In the juniors of the 49er class, there are even two races at the end of the World Championships. The Jacks from Australia defended their top position despite their 11th and 7th places, as the direct pursuers had only achieved medium results. Gold went to Jack Ferguson/Jack Hildebrand ahead of Richard Schultheis/Youenn Bertin (Malta) and Marius Westerlind/Olle Aronsson (Sweden). “We’re really happy. The guys from Malta gave us a tough fight. It’s a strong start to our campaign for us, as we’ve only been sailing together for three months,” said Jack Ferguson. “Our next stop is the elite World Cup in The Hague in two weeks’ time. Before that, we’ll take a few days off, and then we’ll go to Belgium for training.” In fifth place, Valentin Müller/Moritz Fiebig, the best Germans, were close to the podium places.
The European Olympic dinghies and the J/22 World Championships, which will come to an end on Saturday, were left without races. The J/22 had their appearance at the Volksbank Trave Race in the evening. Jean-Michel Lautier (Netherlands), who is clearly leading in the World Championship standings, also prevailed in the show race and wants to invest the 300 euros won in a colourful evening for the whole class.
There was at least a narrow program for the corsair and keel migratory bird classes for the ranking regattas. However, this did not change anything in the top positions. Silja and Jonna Braun are the leaders of the corsairs, Michael Hotho/Marcus Hahn lead the keel migratory birds.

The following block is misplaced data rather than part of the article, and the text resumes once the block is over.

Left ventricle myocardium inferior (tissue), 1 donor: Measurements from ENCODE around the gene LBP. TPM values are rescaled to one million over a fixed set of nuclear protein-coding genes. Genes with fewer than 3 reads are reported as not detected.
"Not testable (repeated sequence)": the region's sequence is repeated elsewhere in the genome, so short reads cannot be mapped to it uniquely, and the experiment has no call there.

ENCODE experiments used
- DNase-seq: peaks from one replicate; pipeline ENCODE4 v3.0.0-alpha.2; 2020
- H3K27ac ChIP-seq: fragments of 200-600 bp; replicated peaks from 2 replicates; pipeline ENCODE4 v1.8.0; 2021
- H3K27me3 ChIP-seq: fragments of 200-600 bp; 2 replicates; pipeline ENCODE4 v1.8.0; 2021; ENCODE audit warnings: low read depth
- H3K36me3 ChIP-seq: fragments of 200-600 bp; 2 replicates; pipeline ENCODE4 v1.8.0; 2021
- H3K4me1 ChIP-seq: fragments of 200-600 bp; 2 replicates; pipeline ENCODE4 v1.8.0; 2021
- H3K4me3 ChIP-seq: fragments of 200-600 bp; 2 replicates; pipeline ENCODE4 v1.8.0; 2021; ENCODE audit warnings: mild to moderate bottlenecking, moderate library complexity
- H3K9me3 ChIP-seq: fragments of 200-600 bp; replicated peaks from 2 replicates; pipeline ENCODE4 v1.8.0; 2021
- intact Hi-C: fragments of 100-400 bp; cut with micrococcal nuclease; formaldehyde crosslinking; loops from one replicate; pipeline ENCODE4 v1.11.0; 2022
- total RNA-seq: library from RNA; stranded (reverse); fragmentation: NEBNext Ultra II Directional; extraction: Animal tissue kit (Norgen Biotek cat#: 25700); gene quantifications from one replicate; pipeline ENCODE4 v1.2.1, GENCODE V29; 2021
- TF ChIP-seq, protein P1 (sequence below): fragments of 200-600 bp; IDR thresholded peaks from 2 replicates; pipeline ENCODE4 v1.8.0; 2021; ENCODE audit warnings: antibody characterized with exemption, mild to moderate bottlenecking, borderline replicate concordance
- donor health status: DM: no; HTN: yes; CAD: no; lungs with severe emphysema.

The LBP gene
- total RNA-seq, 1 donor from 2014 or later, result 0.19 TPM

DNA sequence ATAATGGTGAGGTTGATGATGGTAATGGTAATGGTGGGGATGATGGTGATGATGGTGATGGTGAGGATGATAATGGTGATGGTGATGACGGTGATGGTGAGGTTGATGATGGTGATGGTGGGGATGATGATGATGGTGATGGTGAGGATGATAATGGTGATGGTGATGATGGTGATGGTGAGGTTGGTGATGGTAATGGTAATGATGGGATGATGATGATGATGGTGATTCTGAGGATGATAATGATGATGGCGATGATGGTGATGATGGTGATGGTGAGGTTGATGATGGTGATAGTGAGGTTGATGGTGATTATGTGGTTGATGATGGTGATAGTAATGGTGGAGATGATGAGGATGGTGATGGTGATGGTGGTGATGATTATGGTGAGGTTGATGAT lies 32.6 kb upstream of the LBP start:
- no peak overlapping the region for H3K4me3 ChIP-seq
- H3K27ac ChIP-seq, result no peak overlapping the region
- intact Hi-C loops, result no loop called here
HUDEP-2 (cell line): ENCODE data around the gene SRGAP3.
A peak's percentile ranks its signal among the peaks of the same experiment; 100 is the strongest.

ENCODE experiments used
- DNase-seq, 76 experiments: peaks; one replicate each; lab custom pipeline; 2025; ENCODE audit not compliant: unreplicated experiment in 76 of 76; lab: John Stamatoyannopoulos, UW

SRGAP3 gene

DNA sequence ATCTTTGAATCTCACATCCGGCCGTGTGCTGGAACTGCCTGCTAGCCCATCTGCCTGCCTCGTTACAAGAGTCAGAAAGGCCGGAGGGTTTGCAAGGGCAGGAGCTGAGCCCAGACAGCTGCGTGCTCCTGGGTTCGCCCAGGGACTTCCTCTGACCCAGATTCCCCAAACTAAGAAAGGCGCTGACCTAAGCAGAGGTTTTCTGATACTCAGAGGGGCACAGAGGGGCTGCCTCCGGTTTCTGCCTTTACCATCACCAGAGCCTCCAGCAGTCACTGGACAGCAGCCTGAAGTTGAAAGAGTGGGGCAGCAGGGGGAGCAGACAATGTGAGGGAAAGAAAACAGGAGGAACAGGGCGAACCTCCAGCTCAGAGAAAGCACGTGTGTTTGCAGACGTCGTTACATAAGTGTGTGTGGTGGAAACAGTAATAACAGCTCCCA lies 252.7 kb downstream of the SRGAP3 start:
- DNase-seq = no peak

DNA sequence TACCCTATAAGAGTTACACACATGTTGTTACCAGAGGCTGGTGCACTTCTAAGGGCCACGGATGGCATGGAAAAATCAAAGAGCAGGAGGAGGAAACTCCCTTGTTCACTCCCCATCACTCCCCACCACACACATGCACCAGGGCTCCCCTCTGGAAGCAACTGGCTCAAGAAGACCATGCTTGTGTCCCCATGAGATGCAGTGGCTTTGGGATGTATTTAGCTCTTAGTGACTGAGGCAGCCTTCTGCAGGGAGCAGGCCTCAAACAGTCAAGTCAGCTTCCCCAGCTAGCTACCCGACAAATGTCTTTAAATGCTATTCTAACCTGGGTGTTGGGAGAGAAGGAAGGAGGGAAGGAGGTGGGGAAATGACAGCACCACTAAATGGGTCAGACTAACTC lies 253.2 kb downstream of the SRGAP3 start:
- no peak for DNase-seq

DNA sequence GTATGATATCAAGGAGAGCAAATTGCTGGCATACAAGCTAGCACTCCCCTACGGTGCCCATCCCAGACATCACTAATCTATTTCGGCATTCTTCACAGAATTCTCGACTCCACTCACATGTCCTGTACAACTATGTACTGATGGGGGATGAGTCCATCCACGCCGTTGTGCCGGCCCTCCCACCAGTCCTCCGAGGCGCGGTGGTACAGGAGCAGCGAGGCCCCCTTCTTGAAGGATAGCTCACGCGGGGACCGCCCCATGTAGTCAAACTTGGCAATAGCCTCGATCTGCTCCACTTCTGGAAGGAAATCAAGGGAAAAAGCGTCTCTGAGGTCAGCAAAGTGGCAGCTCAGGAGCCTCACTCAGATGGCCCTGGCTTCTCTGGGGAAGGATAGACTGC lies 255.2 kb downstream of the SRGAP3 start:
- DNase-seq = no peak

In the Sailing Bundesliga, the teams remained stubborn and fought for every race. But in the evening, the third flight had to be interrupted in the leaden Baltic Sea. In the 1st league the NRV from Hamburg has the bow ahead, in the 2nd league it is the WYC Delecke. The reward for a strenuous race through the night was picked up by the sailors on Friday afternoon in the Sailing Village. The crew led by Moritz Moltmann (Lübeck) on the M34 “Dojo” had mastered the 60 nautical miles in a large triangle through the Bay of Lübeck to just before Wismar. After taking off on Thursday evening in the Trave, it returned to Travemünde twelve hours later in the morning rain. “We went into the night well prepared and were prepared for everything by the organization. At night it rained heavily, there was little wind and uncomfortable. But that may be part of the long-distance adventure,” Moltmann reported. “We had a good vibe on board, sailed with a spontaneous guard system where everyone could take a break when they needed it. So everyone had two hours of sleep.” In the end, the “Dojo” crew not only celebrated the unofficial title as “first ship home”, but was also calculated to be at the top of the group of ORC yachts. The yardstick classification was won by the “Traverna” of Olav Arne Nehls (Lübeck). For the contenders for the German championship title in the ORC Double Handed, the endurance race was the prelude to the four days of the championship. Uwe Kleinvogel/Michael Haupt (Rostock) took the lead with their “Nemo” with the endurance victory.